The Weight of the Evidence: How We Know the Planet is Warming

This guest post is an excerpt from Cooler Smarter: Practical Steps for Low-Carbon Living, written by the Union of Concerned Scientists and published by Island Press. Find out more at

Standing at the Crossroads

The evidence that global warming is underway is not just persuasive, it’s overwhelming—the scientific equivalent of a slam dunk. Anyone who says otherwise is full of, well, hot air. The more we learn, the more we recognize that humanity really does stand at a crossroads today. Our failure to address this problem will imperil us all. The evidence is accumulating from diverse disciplines and from research teams in every corner of the globe. It is worth noting that the great majority of the scientists conducting this research do so out of passion for their subject matter, not as part of any political policy debate. Most of them would love nothing more than to find evidence that global warming is abating. But as we have seen, that is emphatically not the case.

That’s why it is so important—not just to our environment but also to our democracy—for each of us to learn as much as we can about the facts of global warming. The widespread lack of public understanding causes problems in several ways. First, it creates a gap between the nation’s citizens and the experts who study the problem on their behalf. Some climate scientists are so immersed in their specialized research they may forget that the public is not as conversant as they are with “carbon sinks” and “radiative forcings.” They don’t realize that most of us have never had a strong grasp of the basics.

But there is a more insidious problem, too: the lack of public understanding allows some powerful interests to milk the confusion so they can keep profiting from business as usual. This is not some wild conspiracy theory; it’s documented fact. A report published by the Union of Concerned Scientists in 2007, for instance, clearly demonstrates how ExxonMobil has, for years, poured millions of dollars into purposefully manufacturing uncertainty on climate change by underwriting the work of discredited spokespersons whose work couldn’t pass muster in legitimate, peer-reviewed scientific journals. Drawing on techniques perfected by the tobacco industry in the 1960s, ExxonMobil has worked behind the scenes to create or fund organizations with legitimate-sounding names— like the Committee for a Constructive Tomorrow or the Center for Science and Public Policy—specifically to publicize discredited views that are not supported by the science and to make their handpicked faux experts available to the media.

Of course, ExxonMobil is not the only player to employ this cynical tactic. But unfortunately for all of us, the disinformation has been remarkably effective in encouraging many people to believe there is some controversy or doubt among scientists about global warming when, in fact, there has been an overwhelming consensus for many years that the burning of fossil fuels by humans is driving disruptive climate change.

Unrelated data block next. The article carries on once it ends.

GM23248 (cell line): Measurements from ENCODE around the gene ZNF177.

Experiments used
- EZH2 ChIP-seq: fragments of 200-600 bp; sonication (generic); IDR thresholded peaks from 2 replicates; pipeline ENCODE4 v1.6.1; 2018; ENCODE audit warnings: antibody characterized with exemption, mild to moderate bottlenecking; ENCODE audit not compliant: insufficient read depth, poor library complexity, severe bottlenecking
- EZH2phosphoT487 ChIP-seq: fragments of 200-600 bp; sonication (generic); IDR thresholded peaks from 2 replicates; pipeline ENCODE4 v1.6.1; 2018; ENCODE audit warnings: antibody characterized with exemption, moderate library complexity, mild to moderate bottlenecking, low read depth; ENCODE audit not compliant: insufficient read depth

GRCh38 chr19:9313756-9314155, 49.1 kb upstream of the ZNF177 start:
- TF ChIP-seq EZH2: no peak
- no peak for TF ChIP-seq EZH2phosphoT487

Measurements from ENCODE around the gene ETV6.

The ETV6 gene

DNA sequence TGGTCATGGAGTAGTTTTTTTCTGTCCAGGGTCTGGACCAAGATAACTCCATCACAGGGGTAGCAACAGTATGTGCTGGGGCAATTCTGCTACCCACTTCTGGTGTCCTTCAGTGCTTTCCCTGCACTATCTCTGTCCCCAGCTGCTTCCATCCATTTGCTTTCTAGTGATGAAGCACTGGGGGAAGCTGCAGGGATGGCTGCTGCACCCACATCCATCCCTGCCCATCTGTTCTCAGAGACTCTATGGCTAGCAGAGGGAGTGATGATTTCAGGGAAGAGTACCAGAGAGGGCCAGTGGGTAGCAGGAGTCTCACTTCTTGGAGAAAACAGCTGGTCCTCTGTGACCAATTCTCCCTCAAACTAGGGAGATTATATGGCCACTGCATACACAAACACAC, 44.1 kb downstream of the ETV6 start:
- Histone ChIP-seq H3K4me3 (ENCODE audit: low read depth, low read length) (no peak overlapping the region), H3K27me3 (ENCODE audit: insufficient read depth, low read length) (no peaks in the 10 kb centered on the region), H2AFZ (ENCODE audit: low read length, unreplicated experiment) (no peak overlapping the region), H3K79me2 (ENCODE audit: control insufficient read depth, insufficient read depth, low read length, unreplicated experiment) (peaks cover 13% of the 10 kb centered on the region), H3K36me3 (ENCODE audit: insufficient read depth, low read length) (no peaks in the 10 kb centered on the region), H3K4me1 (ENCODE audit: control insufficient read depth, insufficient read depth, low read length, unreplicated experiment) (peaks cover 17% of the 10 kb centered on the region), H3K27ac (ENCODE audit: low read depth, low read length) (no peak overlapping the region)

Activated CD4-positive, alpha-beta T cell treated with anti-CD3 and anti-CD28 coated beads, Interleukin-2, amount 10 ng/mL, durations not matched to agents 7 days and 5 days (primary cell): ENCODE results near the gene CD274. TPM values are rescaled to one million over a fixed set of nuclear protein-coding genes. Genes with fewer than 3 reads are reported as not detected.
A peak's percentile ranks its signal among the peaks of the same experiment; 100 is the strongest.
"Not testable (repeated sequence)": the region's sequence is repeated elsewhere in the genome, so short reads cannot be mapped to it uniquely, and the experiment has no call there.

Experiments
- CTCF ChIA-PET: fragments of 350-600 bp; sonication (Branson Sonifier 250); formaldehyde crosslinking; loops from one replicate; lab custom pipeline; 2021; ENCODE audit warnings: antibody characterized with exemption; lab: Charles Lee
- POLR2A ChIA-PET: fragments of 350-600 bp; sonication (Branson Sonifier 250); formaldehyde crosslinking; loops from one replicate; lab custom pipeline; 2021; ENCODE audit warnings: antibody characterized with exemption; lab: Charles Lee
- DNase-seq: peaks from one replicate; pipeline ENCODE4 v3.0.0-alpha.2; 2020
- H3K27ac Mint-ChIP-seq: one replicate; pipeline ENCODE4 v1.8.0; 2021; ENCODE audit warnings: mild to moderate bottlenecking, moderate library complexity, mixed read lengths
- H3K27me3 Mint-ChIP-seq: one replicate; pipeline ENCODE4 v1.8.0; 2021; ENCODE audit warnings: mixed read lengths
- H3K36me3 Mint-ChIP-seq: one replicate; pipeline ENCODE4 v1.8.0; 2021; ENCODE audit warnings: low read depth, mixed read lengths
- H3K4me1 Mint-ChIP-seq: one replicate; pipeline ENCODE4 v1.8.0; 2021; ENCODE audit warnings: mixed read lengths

Thankfully, there’s an easy way to thwart overt disinformation. People who are informed about the facts won’t be misled by Exxon-style campaigns.

And as we put together the big picture from the disparate strands of evidence about global warming, it becomes increasingly clear that with carbon dioxide emissions on track to increase by some 43 percent above 2007 levels by the year 2035 (according to the U.S. Energy Information Administration), doing nothing is really not a viable option.

For one thing, evidence is mounting that global warming is leading to an increase in the incidence of extreme weather events. With rising temperatures, strong data already link global warming trends to an increase in the number and severity of heat waves. But the evidence also shows that the severity of intense precipitation events is increasing as well. This is because global warming is causing more evaporation of ocean water into the atmosphere as well as increasing the amount of water vapor the atmosphere can hold. High levels of water vapor in the atmosphere in turn create conditions more favorable to heavier precipitation in the form of intense rain and snowstorms. According to a recent assessment, for instance, between 1958 and 2007 the amount of rain or snow falling in the heaviest storms in the northeastern United States increased, on average, by 67 percent.

Similarly, while the data are still evolving on the link between global warming and hurricanes, the latest science suggests that hurricanes developing on the Atlantic Ocean are likely to diminish in total number but increase in intensity and drop more flood-producing rains inland, making it more likely for them to cause damage to populated regions.

There is no question that we will need to undergo a major transformation to contend with climate change. To be sure, there are many hopeful signs of this transformation. But given the number of powerful interests standing in the way, it is unlikely to happen quickly enough to avert the most devastating results of a warming planet unless there is pressure from the ground up on governments and corporations. They will need to step up and do more, but they are unlikely to do so until they see this groundswell. Making changes in your life to reduce your emissions sends an important signal to many others near and far. In other words, you have the power to make significant changes. And there’s no time to waste.

TreeHugger readers can get a copy of Cooler Smarter at a 30 percent discount. Simply head over to Island Press and use the coupon code 2Hug.

The Weight of the Evidence: How We Know the Planet is Warming
In this excerpt from the latest book by the Union of Concerned Scientists, the authors explain why we're standing at a climate crossroads&dmash;and how serious the next decision really is.

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